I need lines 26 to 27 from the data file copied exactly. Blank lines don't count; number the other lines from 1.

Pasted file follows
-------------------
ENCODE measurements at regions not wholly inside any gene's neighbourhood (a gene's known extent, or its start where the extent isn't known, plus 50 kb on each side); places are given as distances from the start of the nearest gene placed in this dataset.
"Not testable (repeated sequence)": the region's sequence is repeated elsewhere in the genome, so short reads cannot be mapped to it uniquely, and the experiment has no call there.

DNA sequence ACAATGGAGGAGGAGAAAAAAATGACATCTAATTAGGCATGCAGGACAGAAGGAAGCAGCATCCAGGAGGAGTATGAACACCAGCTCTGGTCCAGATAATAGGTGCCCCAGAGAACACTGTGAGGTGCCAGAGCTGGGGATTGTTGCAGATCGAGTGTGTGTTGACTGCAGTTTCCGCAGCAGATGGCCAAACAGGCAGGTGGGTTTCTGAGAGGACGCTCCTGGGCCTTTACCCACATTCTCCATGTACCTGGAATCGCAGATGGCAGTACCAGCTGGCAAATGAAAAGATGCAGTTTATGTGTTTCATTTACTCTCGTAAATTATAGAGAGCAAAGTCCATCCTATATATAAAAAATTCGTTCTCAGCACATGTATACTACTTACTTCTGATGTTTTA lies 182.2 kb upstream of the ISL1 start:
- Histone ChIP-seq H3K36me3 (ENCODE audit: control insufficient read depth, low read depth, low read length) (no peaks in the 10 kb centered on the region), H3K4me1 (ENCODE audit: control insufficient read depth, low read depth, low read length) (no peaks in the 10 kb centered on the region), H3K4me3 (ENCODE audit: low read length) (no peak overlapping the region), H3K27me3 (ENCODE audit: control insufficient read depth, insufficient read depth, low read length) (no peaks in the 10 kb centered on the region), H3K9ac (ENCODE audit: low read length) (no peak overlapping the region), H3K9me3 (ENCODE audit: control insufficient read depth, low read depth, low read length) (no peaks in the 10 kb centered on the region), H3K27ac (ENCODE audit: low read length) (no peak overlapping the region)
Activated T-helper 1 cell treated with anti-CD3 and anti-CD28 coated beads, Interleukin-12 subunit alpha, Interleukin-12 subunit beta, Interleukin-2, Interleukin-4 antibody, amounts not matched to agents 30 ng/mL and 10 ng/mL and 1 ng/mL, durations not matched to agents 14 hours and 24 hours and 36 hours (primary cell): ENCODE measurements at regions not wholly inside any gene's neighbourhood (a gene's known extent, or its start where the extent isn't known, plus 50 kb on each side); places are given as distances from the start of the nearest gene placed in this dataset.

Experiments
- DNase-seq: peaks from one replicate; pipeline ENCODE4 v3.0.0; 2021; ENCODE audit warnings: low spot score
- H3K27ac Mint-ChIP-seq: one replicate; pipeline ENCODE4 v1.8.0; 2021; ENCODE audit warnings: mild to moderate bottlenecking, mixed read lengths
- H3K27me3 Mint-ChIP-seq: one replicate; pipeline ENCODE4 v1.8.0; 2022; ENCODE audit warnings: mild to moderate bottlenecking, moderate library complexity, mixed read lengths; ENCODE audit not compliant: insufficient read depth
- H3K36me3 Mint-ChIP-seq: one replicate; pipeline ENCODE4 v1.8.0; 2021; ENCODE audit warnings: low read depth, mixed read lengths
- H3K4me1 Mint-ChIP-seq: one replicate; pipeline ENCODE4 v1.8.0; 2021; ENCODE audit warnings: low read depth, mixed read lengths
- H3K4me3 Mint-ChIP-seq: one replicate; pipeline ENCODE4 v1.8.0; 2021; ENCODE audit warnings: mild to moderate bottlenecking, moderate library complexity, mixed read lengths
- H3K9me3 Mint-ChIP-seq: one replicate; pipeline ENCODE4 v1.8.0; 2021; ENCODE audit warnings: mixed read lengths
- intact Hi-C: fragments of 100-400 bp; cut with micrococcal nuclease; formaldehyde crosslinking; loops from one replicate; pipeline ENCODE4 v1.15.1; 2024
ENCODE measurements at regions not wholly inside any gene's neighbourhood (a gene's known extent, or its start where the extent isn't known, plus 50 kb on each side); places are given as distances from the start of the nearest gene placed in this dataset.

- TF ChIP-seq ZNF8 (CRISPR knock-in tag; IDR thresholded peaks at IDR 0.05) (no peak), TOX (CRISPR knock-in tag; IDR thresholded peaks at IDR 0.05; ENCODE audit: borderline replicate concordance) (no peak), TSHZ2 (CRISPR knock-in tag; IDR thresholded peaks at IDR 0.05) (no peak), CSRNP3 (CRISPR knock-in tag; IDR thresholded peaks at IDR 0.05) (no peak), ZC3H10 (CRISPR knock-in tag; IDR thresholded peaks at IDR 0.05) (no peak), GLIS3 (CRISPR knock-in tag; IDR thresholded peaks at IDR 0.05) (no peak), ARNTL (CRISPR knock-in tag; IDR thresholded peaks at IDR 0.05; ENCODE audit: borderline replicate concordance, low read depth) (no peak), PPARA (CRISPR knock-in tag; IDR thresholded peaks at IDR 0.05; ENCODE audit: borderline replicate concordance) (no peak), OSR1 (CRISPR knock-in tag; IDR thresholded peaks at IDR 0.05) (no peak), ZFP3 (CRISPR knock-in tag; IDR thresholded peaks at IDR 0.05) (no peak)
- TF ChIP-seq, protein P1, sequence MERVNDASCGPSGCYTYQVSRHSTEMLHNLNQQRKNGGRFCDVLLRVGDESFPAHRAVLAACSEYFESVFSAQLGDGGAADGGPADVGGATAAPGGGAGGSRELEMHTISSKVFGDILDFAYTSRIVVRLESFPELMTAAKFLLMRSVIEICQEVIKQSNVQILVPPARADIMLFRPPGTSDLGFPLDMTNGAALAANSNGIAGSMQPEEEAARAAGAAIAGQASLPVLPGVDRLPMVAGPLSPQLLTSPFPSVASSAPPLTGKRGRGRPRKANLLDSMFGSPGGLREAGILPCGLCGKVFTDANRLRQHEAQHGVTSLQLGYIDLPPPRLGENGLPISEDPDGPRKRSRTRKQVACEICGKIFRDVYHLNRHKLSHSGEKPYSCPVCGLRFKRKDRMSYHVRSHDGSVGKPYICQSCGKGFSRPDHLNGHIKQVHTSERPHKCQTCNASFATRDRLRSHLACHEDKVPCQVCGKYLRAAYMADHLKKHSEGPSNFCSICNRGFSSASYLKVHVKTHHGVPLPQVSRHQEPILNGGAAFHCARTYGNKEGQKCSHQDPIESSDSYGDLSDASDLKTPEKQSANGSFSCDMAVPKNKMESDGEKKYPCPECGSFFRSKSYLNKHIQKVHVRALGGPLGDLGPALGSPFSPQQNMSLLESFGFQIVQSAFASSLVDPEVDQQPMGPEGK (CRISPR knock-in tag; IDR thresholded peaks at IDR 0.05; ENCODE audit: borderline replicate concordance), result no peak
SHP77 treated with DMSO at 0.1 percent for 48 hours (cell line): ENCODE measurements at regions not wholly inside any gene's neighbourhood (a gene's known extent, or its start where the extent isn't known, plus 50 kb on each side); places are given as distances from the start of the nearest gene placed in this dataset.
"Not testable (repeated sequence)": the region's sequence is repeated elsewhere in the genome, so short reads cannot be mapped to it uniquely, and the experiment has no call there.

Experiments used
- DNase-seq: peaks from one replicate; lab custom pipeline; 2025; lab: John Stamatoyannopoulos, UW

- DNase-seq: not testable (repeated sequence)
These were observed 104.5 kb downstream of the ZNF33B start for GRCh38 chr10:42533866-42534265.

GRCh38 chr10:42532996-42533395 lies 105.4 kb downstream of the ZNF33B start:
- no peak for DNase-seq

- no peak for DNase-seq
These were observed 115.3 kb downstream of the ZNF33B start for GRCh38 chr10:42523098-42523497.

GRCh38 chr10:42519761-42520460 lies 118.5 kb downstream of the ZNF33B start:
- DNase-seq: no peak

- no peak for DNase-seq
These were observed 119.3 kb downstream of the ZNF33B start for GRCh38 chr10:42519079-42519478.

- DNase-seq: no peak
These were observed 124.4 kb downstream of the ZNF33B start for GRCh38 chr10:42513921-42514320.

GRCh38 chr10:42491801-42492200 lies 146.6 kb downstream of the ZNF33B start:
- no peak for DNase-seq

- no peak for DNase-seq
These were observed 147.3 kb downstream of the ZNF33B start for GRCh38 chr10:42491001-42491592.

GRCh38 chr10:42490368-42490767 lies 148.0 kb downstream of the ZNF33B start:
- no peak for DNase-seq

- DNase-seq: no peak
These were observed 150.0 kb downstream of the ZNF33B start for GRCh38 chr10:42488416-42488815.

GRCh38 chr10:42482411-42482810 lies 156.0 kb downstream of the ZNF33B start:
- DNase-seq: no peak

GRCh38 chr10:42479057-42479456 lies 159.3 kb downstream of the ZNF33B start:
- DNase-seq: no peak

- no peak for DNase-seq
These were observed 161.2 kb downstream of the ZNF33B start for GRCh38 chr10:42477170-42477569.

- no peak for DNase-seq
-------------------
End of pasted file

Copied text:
- no peak for DNase-seq
These were observed 115.3 kb downstream of the ZNF33B start for GRCh38 chr10:42523098-42523497.